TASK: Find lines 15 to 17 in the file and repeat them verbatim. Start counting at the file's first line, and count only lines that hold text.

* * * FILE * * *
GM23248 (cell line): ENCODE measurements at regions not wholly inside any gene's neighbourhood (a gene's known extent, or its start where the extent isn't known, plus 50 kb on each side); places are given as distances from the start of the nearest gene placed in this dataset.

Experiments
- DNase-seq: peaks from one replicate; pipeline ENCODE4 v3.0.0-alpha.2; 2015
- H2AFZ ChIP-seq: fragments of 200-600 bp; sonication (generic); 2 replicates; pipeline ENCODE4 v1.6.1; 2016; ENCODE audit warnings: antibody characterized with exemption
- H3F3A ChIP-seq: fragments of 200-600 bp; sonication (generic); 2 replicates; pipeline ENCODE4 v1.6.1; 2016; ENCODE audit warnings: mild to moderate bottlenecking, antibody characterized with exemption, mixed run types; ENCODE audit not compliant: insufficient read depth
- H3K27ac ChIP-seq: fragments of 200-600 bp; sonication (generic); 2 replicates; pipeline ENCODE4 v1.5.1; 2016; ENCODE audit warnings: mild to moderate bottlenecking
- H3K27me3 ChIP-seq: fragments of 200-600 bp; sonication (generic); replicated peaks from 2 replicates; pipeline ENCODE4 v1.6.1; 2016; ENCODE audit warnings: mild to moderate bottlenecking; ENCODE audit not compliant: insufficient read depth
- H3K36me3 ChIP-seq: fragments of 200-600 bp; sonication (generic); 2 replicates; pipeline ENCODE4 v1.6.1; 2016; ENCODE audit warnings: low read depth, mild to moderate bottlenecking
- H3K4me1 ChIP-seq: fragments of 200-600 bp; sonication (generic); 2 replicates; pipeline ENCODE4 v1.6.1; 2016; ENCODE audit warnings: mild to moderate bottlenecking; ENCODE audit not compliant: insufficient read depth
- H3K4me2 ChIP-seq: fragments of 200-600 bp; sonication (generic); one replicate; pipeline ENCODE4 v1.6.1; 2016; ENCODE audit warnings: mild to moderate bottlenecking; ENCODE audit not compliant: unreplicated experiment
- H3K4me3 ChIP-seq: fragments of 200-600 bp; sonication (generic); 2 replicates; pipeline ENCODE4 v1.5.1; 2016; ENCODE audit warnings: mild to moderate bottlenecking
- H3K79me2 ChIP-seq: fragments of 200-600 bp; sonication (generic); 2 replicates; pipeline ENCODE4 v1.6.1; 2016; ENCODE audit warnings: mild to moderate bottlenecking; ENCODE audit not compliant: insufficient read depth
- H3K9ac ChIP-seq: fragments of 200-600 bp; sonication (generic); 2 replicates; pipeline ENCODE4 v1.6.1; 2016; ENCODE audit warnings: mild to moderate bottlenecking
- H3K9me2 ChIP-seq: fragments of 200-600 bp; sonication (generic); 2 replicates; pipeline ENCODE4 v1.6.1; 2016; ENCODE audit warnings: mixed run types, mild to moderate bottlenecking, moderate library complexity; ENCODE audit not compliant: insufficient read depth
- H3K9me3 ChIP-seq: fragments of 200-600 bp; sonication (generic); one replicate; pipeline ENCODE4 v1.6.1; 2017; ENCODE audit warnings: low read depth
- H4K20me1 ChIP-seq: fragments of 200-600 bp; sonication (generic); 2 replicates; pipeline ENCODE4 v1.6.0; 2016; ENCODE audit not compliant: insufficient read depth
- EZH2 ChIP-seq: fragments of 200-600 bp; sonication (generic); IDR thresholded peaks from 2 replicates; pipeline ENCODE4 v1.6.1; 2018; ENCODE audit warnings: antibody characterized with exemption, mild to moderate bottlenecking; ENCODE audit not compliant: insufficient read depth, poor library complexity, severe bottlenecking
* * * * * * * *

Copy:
- H3K9me3 ChIP-seq: fragments of 200-600 bp; sonication (generic); one replicate; pipeline ENCODE4 v1.6.1; 2017; ENCODE audit warnings: low read depth
- H4K20me1 ChIP-seq: fragments of 200-600 bp; sonication (generic); 2 replicates; pipeline ENCODE4 v1.6.0; 2016; ENCODE audit not compliant: insufficient read depth
- EZH2 ChIP-seq: fragments of 200-600 bp; sonication (generic); IDR thresholded peaks from 2 replicates; pipeline ENCODE4 v1.6.1; 2018; ENCODE audit warnings: antibody characterized with exemption, mild to moderate bottlenecking; ENCODE audit not compliant: insufficient read depth, poor library complexity, severe bottlenecking